Role of Napoleon Bonaparte During The French Revolution

Napoleon Bonaparte (1769 – 1821) graduated from the prestigious Royal Military School of Paris in 1785 and was commissioned a second lieutenant in the La Fère artillery regiment of France. His initial military career was unexceptional as he took long leaves of absence. The French Revolution was widespread and violent by 1793. Some citizens had began supporting the Royalist faction and had taken up arms against the Revolutionary forces. France was at civil war and it was also engaged with other countries, who wanted to take advantage of the political scenario.

Siege of Toulon

Toulon was an important naval base in the south coast of France where the rebels had invited British Ships to take on the Revolutionary army. Toulon had excellent defenses and reclaiming it was a challenge. The Revolutionary army began the siege of the port on 29th August, 1793. As destiny would play itself, the commander of the artillery division was injured during the conflict and the 24 year old Napoleon was promoted to his place. Napoleon showed great skill with his keen maneuvers and understanding of the terrain. He captured a hill from where the republican guns dominated the battle. The British were eventually forced to flee and the port fell soon afterwards. This remarkable victory made Napoleon an overnight hero and he was promoted to the rank of Brigadier General.

Napoleon at the Siege of Toulon
Napoleon at the Siege of Toulon

Revolt on 13 Vendemiaire

Although the social reforms resulting from the French Revolution were received favorably by most people in France, many considered the Revolutionary Government as anti-Catholic. On 5th October 1795 or 13 Vendemiaire Year 4 according to the French Republican calendar, the Royalists gathered enough support to raise an armed rebellion against the National Convention, the first government of the French Revolution. This led to the Battle of 13 Vendémiaire between the Royalists forces and the Revolutionary Government on the streets of Paris. Outnumbered at 5,000 against the 30,000 Royalist army, the government found itself in a precarious situation.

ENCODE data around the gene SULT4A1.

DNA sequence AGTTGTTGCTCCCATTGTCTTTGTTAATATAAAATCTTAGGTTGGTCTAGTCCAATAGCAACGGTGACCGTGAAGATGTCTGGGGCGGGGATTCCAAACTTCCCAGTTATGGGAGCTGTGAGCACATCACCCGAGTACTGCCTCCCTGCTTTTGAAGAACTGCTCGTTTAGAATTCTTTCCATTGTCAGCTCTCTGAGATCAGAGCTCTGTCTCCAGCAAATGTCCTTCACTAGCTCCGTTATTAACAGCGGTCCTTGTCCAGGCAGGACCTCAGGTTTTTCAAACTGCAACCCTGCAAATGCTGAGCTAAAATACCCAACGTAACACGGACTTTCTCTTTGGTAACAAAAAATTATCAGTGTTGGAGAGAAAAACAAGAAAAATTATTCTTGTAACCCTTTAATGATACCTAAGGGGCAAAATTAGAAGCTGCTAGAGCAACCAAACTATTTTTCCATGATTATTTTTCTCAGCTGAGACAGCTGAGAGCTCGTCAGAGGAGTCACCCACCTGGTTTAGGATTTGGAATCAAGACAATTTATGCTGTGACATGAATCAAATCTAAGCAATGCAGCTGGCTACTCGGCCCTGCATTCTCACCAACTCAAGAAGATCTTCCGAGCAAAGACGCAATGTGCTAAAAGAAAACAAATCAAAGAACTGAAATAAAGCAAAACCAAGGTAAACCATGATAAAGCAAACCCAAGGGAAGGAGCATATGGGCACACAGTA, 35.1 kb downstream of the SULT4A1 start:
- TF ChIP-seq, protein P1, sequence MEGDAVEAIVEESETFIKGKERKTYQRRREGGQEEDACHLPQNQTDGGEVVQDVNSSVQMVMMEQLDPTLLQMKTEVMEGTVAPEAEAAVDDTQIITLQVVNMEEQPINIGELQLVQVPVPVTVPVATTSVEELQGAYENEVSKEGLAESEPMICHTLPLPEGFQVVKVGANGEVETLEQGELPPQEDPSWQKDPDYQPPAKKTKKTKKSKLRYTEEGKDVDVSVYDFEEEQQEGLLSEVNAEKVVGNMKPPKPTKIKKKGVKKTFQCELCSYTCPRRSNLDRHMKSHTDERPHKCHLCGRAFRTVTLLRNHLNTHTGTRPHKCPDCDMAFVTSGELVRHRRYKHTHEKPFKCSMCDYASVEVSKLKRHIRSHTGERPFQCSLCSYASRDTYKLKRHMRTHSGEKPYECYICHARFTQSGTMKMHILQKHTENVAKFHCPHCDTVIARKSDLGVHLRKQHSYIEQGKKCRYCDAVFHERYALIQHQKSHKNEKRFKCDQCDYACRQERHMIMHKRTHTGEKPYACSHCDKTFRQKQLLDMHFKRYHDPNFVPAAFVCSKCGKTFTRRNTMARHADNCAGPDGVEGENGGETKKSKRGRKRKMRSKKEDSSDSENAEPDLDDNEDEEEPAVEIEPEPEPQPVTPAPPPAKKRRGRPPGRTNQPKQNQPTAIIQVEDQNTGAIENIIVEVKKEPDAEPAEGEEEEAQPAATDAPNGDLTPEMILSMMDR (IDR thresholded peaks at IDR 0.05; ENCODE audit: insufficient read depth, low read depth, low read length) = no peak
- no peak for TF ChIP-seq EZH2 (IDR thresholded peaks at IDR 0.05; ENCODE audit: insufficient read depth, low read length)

Napoleon arrived at the Convention to inquire about the commotion. He was quickly ordered to take command under Paul Barras and defend the Republic. Barras, who knew of Bonaparte’s military exploits at Toulon, was content to let him take control. Napoleon commanded throughout the two-hour engagement and the legend of his calm and strategic military leadership grew. The defeat of the royalist insurrection ended the threat to the Convention and made Napoleon a household name in France. He was promoted to Major General and Commander-in-Chief of the Army of the Interior.

13 Vendemiaire painting
Crushing of the Royalist revolt on 13 Vendemiaire

The Italian Campaign

Revolutionary France was considered dangerous by the other European monarchies who viewed it with both fear and anger. This led to the French Revolutionary Wars, a series of military conflicts lasting from 1792 until 1802. The First Coalition was established against France in 1792. It comprised of several nations including Austria; Prussia; England; and Piedmont and numerous other smaller Italian states. In March 1796 Napoleon was made commander of France’s Army of Italy. He attacked promptly with his 37,000 men against a larger Austrian army in the Battle of Montenotte. He then launched an all-out invasion of Piedmond, knocking them out of war within a few weeks. Placing Mantua under siege he inflicted a series of defeats on the First Coalition in the battles of Lodi, Lonato, Castiglione, Bassano, Arcole and decisively at Rivoli in January 1797. France thus won the War of the First Coalition and Bonaparte became increasingly influential in French politics.

Coup of 18th Brumaire

By June 1799, Emmanuel Joseph Sieyes was the most influential figure of the French Directory, a five-member committee which governed France. The Directory had become involved in corruption, political conflict and financial problems. Moreover, it became more and more reliant on the Army in foreign and domestic affairs, as well as finance. On his return from an expedition in Egypt, Napoleon got together in an alliance with Sieyès, his brother Lucien and others to overthrew the Directory and close down the Council of Five Hundred, the lower house. This coup took place on 9 November 1799 and is famously called the Coup of 18th Brumaire referring to the date according to the revolutionary calendar. Napoleon was made “first consul” for ten years confirming it by the new “Constitution of the Year VIII” and vetting it with a direct popular vote of over 99 percent with about 300,000 votes in his favor. The Coup of 18th Brumaire is regarded as the end of the French Revolution.

Coup of 18 Brumaire painting
General Bonaparte surrounded by members of the Council of Five Hundred during the Coup of 18 Brumaire

Spreading The Revolution

Hugely popular among the masses, Napoleon carried out various influential reforms including the implementation of Napoleonic Code, a legal code which would serve as a model for many countries across the world. His victory in the French Revolutionary Wars allowed the spread of revolutionary principles over much of Europe. Napoleon would go on to make France the dominant power in Europe till his defeat at the Battle of Waterloo.

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